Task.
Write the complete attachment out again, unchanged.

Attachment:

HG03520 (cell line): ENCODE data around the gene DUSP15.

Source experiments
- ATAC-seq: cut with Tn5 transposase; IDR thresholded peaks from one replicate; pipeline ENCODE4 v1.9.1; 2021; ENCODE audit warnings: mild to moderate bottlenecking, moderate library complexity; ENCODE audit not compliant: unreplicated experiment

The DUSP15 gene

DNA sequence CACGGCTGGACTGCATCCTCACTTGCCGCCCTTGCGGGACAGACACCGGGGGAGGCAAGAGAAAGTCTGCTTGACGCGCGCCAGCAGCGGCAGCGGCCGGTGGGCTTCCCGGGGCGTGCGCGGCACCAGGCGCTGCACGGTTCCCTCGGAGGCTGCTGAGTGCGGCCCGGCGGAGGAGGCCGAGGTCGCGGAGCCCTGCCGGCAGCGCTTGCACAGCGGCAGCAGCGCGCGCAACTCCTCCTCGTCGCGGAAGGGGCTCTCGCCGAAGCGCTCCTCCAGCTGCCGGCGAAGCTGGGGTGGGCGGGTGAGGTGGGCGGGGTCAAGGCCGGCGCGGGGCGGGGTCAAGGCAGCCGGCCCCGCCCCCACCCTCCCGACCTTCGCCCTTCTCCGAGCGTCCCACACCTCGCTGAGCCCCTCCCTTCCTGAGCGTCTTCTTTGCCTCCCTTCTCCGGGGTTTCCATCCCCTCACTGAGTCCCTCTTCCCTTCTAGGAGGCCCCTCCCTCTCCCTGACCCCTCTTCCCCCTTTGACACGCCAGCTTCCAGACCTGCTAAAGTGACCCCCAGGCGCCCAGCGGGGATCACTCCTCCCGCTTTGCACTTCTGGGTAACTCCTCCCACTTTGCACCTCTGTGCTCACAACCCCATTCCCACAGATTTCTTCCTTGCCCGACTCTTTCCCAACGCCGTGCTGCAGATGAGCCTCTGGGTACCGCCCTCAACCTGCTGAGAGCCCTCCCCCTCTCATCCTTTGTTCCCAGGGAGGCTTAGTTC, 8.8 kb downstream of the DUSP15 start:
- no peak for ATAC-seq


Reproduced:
HG03520 (cell line): ENCODE data around the gene DUSP15.

Source experiments
- ATAC-seq: cut with Tn5 transposase; IDR thresholded peaks from one replicate; pipeline ENCODE4 v1.9.1; 2021; ENCODE audit warnings: mild to moderate bottlenecking, moderate library complexity; ENCODE audit not compliant: unreplicated experiment

The DUSP15 gene

DNA sequence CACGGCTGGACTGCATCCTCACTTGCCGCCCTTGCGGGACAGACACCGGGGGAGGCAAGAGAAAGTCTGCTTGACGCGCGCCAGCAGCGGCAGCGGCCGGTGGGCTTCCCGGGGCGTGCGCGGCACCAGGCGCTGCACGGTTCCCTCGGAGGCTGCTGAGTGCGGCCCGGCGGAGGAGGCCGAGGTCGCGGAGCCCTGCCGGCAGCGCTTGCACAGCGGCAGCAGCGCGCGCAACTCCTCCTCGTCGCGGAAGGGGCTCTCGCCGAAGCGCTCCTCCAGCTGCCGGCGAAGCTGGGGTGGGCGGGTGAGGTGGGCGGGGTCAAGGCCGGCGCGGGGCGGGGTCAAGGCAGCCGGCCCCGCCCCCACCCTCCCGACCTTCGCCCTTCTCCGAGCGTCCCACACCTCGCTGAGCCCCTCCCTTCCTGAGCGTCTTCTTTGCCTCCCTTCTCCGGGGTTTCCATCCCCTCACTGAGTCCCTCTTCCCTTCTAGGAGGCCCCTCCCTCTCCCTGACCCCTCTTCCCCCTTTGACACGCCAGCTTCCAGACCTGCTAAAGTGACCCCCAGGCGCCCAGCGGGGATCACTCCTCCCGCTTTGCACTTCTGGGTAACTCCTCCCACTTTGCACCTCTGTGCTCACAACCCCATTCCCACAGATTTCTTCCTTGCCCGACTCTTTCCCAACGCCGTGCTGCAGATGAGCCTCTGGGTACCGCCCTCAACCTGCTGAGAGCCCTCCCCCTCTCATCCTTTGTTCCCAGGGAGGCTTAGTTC, 8.8 kb downstream of the DUSP15 start:
- no peak for ATAC-seq